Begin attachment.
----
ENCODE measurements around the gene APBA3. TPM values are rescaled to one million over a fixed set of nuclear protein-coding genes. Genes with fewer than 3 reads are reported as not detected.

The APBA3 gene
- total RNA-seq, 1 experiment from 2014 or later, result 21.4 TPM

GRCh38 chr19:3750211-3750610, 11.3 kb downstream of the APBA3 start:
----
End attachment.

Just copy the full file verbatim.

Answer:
ENCODE measurements around the gene APBA3. TPM values are rescaled to one million over a fixed set of nuclear protein-coding genes. Genes with fewer than 3 reads are reported as not detected.

The APBA3 gene
- total RNA-seq, 1 experiment from 2014 or later, result 21.4 TPM

GRCh38 chr19:3750211-3750610, 11.3 kb downstream of the APBA3 start: